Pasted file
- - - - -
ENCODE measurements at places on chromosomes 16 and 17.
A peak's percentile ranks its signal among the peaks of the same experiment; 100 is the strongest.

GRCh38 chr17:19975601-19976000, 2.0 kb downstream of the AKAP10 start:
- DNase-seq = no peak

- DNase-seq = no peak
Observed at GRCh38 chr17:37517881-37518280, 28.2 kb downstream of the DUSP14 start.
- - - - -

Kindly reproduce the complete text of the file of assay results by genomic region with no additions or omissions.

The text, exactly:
ENCODE measurements at places on chromosomes 16 and 17.
A peak's percentile ranks its signal among the peaks of the same experiment; 100 is the strongest.

GRCh38 chr17:19975601-19976000, 2.0 kb downstream of the AKAP10 start:
- DNase-seq = no peak

- DNase-seq = no peak
Observed at GRCh38 chr17:37517881-37518280, 28.2 kb downstream of the DUSP14 start.